SAN FRANCISCO -- After Logan Webb returned to the Giants’ dugout following a rough second inning against the Mariners, he was pulled aside for a quick chat by manager Gabe Kapler.
Webb was battling command issues that plunged the Giants into an early hole, but Kapler expressed full confidence in the 23-year-old rookie and his ability to work through the adversity.
“He was like, ‘Hey, you're going to go five, right?’” Webb said. “‘You're going to go five, maybe six. You're going to keep us in this game, and you’re going to get a win.’ That kind of gave me the confidence to keep going out there and keep competing.”
Webb ultimately recovered from the rocky start and managed to get through five innings, and San Francisco’s relentless offense and improved bullpen took care of the rest. Alex Dickerson, Mauricio Dubón and Darin Ruf each homered to help the Giants erase a four-run deficit and defeat the Mariners, 6-5, in Tuesday's series opener at Oracle Park.
The Giants trailed, 5-1, in the third inning, but they came back to tie the game on Dubón’s towering, two-run shot in the fourth and then went ahead, 6-5, on Ruf’s pinch-hit homer in the seventh. Relievers Caleb Baragar, Tyler Rogers, Jarlín García and Tony Watson combined to throw four scoreless innings to lock down the fourth consecutive win for the Giants (22-21), who are now back over .500 for the first time since they were 5-4 on Aug. 1.
Tuesday’s victory, which halted Seattle’s six-game winning streak, moved the Giants 1 1/2 games ahead of the Rockies for the eighth and final National League postseason spot with 17 games left to play.
While Kapler came under scrutiny for questionable in-game management earlier this season, he seems to be pushing all the right buttons as the Giants enter their final sprint toward October.
Dickerson departed Monday’s game in the fourth inning after fouling a ball off his right knee, but he was cleared to return to action on Tuesday and helped spark the Giants’ 11th comeback win of the year by hammering a fastball from Mariners right-hander Brady Lail over the right-field wall for his eighth home run of the season in the third.
The 30-year-old slugger endured a slow start to the year and was batting only .195 through his first 28 games, but he said Kapler gave him a similar pep talk last month that helped restore his confidence.
“He's been amazing at it this year, picking the right times,” Dickerson said. “Right there with Webby was just one example. He did it with me when I was kind of at my lowest point. He came up and said he still had confidence in me. He picks the right time when you need to hear it most. I think guys really respond to it.”
Kapler also picked the right time to go to his bench on Tuesday.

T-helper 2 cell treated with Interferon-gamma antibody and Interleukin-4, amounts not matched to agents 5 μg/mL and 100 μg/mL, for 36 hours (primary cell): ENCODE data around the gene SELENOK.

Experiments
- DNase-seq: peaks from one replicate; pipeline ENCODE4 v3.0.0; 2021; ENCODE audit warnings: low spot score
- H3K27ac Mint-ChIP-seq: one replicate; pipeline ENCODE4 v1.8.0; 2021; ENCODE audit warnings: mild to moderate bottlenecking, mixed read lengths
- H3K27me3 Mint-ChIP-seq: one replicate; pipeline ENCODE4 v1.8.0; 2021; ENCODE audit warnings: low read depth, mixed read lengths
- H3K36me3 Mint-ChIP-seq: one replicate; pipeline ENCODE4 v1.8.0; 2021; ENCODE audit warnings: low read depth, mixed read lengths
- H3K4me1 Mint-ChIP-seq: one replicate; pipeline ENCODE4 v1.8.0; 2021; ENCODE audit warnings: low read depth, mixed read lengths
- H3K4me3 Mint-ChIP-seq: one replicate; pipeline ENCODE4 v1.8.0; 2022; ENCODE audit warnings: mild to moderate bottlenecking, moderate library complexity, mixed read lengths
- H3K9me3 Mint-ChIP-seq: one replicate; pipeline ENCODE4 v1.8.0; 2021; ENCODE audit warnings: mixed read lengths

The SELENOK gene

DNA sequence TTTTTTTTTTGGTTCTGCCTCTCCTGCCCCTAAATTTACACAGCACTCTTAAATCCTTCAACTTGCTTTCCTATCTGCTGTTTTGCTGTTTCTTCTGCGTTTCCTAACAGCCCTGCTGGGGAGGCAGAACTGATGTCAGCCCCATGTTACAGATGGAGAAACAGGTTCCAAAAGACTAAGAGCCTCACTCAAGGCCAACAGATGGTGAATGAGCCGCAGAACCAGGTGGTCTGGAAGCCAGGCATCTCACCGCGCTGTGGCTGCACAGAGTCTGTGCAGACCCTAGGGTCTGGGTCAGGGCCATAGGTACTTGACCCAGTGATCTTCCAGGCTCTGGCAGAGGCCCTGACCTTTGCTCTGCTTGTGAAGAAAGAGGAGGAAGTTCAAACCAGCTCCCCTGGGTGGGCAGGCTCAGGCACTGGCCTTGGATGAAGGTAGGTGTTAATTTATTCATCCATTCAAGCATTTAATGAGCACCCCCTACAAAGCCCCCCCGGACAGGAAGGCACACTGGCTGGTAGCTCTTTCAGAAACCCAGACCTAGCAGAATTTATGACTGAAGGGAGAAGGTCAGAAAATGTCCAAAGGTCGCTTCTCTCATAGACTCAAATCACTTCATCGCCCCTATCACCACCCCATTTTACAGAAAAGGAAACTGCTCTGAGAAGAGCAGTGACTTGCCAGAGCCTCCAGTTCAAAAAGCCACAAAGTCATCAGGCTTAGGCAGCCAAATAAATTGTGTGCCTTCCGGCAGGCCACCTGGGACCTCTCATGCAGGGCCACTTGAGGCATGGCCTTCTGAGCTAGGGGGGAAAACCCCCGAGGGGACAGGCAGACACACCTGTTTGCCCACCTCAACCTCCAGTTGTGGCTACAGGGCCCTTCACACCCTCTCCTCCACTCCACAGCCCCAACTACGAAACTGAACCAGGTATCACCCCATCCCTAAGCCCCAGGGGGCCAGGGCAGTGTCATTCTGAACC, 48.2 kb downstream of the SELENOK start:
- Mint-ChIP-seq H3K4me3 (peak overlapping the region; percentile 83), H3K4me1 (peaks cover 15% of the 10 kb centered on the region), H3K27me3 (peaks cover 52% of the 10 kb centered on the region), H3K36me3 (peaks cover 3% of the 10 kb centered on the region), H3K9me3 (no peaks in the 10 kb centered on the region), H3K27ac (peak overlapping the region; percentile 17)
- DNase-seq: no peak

After the Mariners brought in lefty reliever Anthony Misiewicz with the game tied in the seventh, Kapler sent Ruf up to pinch-hit for Dickerson to attempt to exploit the platoon advantage. Ruf subsequently delivered, crushing a curveball to left-center field to put the Giants ahead, 6-5. It was Ruf’s third homer this season and his first pinch-hit homer since 2016.
“Most of the time, it's not going to work out that way where you’re going to get a home run from the left side and then Ruf is going to come in and pinch-hit and hit a big home run,” Kapler said. “It just doesn't happen that frequently, so when it does work out in your favor, you remember how often it goes the other way and you really do appreciate it.”
After Ruf’s go-ahead blast, Kapler made one final substitution in left field, sending rookie Luis Basabe out as a late-inning defensive replacement in the eighth inning. With Dickerson banged up and Austin Slater unavailable to play the outfield due to an elbow issue, the Giants added Basabe to their 28-man roster shortly before game time and optioned infielder Daniel Robertson to the alternate training site in Sacramento.
The defensive upgrade also ended up paying off for the Giants, as the speedy Basabe chased down a fly ball into the left-center-field gap to end the eighth and help García post his 13th consecutive scoreless inning to start the season.
Kapler said he tried to keep himself even-keeled through the ups and downs of the season, but he acknowledged that it’s been satisfying to watch the Giants take off and overcome their early struggles.
“Personally, I'm certainly enjoying it,” Kapler said. “I feel happy for our players when they perform well. I really like to try to put them in the best possible positions to succeed. At the same time, I tend to stay even. It's not necessarily about positivity or anything like that. It's much more about I understand that there are going to be ups. I understand that there are going to be downs. Just like our hitters, they're going to be focused on the process, not on the result and on the outcome. In order for me to be a good leader, I have to do the same. I try to keep that in mind all the time.”